David Rouisse was a history major planning on a law career when he started taking French classes to meet his language requirement in the College of Fine Arts, Humanities and Social Sciences (FAHSS).
He enjoyed his classes so much that he’s switching his major to French, with a minor in history.
He’s planning to spend spring semester abroad, living with a family in Grenoble, France, and studying French intensively. This semester, he’s tutoring children at Ste. Jeanne d’Arc Elementary School in Lowell through a service-learning option in his French 4 class — an experience so rewarding that he’s thinking of becoming an ESL teacher.
“I realized I can share my experience with other people,” he says. “The kids are starting to make connections between language and understanding.”
Rouisse, a junior from Hardwick, chatted at a recent event hosted by the World Languages and Cultures Department
, the International Experiences & Study Abroad
office and the Centers for Learning and Academic Services
, which has at least one student tutor in each language the university offers: Arabic, Cambodian (Khmer), Mandarin, French, German, Italian, Portuguese, Spanish and Latin translation.
The expansion of faculty-led study abroad programs and a new “World Ready” language and culture track for FAHSS majors are making it easier and more enjoyable for students to meet their language requirement, says World Languages and Cultures Department chairwoman and Assoc. Prof. Carole Salmon
. And some students, like Rouisse, are discovering a real love for languages.
Students in most FAHSS majors who entered the university before fall of 2015 have to take (or test out of) four semesters of a foreign language to reach intermediate proficiency.
But starting last year, entering students can choose between the traditional “World Language” track and the new “World Ready” track: two semesters of a foreign language and three classes about culture related to the same language. For example, students can take Italian 1 and 2, an English class on Fellini’s films, a history class on Italy’s role in World War II and an art history class on Italian Renaissance painting.
“Language classes have to be taken in sequence, but culture classes can be taken anytime. With the World Ready track, students can take language and culture courses in the same semester,” says Salmon, who co-leads a summer study abroad program in Paris on French cinema and modernism with art history lecturer Jennifer Cadero-Gillette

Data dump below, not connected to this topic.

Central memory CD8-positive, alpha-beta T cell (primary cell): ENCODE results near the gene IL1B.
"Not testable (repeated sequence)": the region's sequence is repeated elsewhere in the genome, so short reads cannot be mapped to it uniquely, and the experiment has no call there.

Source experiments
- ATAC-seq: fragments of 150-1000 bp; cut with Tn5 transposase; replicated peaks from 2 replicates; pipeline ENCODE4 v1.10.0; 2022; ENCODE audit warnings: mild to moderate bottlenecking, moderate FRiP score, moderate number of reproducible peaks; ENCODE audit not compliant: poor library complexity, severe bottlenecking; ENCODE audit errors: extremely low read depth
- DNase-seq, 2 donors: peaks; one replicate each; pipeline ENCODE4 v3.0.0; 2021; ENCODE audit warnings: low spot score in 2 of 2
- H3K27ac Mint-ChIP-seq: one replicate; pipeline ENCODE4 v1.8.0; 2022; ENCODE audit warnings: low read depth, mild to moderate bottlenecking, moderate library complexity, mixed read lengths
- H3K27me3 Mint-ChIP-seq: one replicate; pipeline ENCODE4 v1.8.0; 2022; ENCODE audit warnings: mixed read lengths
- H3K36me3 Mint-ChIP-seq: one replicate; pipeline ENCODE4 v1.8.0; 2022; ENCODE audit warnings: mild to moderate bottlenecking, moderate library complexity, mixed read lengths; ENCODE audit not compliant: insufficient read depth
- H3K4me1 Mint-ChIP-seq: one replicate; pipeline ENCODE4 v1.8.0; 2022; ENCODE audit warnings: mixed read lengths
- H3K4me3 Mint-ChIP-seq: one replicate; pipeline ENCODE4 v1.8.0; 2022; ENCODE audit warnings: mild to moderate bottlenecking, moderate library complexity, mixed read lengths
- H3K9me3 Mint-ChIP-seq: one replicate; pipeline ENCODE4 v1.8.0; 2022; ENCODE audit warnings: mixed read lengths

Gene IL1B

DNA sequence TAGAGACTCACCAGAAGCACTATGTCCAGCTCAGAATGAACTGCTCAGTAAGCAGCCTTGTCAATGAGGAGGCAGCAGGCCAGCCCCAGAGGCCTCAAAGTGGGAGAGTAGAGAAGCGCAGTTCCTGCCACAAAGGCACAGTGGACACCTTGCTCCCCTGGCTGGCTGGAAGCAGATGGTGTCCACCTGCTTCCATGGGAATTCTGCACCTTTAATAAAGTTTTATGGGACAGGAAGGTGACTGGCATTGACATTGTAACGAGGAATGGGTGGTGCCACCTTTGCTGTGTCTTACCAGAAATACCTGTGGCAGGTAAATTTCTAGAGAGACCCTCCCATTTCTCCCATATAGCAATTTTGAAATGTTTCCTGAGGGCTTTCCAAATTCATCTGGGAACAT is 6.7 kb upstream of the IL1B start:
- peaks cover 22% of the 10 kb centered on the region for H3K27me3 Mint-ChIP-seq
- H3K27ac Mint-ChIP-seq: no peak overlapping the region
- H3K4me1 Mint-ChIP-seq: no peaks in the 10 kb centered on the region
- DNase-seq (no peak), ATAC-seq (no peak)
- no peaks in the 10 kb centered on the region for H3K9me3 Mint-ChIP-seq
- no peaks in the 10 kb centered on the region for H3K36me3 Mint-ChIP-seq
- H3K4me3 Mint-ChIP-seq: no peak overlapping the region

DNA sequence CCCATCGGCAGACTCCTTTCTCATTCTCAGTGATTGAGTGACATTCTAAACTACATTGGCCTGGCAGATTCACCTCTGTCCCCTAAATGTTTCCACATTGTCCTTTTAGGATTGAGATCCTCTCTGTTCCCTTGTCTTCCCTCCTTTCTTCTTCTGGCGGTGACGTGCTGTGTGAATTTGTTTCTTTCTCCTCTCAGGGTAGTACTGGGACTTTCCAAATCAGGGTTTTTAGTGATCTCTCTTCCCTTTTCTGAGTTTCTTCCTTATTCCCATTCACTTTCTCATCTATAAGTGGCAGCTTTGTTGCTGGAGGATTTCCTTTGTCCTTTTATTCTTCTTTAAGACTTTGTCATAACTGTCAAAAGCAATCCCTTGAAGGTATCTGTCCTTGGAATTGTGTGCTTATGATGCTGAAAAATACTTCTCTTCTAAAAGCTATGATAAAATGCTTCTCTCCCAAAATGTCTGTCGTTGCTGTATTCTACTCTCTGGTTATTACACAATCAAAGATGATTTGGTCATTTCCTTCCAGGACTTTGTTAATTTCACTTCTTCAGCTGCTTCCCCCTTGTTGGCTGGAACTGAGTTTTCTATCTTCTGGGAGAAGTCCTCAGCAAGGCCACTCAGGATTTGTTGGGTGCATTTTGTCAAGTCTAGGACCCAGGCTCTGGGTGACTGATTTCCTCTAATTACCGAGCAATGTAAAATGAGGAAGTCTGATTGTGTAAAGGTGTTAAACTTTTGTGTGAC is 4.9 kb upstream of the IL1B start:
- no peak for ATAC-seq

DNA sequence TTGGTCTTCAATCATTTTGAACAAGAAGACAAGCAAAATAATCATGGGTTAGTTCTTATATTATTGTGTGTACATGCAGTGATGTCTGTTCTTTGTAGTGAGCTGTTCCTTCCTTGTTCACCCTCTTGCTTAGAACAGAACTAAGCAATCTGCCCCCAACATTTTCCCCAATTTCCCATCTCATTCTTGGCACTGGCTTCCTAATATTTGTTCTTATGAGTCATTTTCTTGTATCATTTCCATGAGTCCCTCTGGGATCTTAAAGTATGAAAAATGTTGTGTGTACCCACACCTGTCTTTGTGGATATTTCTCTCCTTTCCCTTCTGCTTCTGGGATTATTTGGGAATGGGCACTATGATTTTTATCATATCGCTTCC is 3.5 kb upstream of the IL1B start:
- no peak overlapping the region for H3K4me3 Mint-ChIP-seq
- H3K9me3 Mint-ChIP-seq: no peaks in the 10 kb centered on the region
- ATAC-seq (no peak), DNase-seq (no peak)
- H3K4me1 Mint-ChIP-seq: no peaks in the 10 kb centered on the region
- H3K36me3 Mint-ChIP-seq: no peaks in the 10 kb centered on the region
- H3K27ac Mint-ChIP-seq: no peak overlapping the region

Douglas Cooper, coordinator of retention initiatives in the Centers for Learning and Academic Support Services, says the new track is especially helpful for transfer students as well as students who switch from a non-FAHSS major like nursing or business to a FAHSS major, such as philosophy or political science.
“Sometimes students tense up when they suddenly discover there’s a language requirement,” he says. “This option makes it less daunting and gives them more flexibility to complete their degree on time.”
Faculty-led study abroad trips in France, Portugal, Italy and Spain also help students fulfill language or culture requirements. Students taking three or six weeks of a Spanish immersion course in Cádiz, Spain, can earn six or 12 language credits and an optional three credits for a culture class. Honors students
can study Spanish language and culture simultaneously for three weeks in San Sebastian, Spain.
Salmon also works individually with students like Rouisse who are studying abroad for a semester to help them figure out which courses will meet which requirements — for language, culture, general education and their major.
Because of the college’s commitment to experiential learning, the FAHSS dean’s office and most departments offer modest scholarships to defray the price of airfare, which makes the cost per credit of the study abroad programs close to that of on-campus classes.
Of course, languages aren’t just for FAHSS majors. Christina Galluccio, an honors nursing major from Newport Beach, Calif., added a second major in Spanish last spring. She’s already used the language in her first clinical placement this fall at North Shore Hospital in Salem, where about half of her young patients or their parents were immigrants who spoke only Spanish.
“I felt it was really important as a nurse — or anyone in America, actually — to speak Spanish,” she says.
Anirudh Cherukat, a first-year chemical engineering student from Franklin, says he just enjoys learning French, thanks to a high school teacher, and hopes to continue. Meanwhile, he will join the campus French club so he can practice.
“I just fell in love with the language,” he says.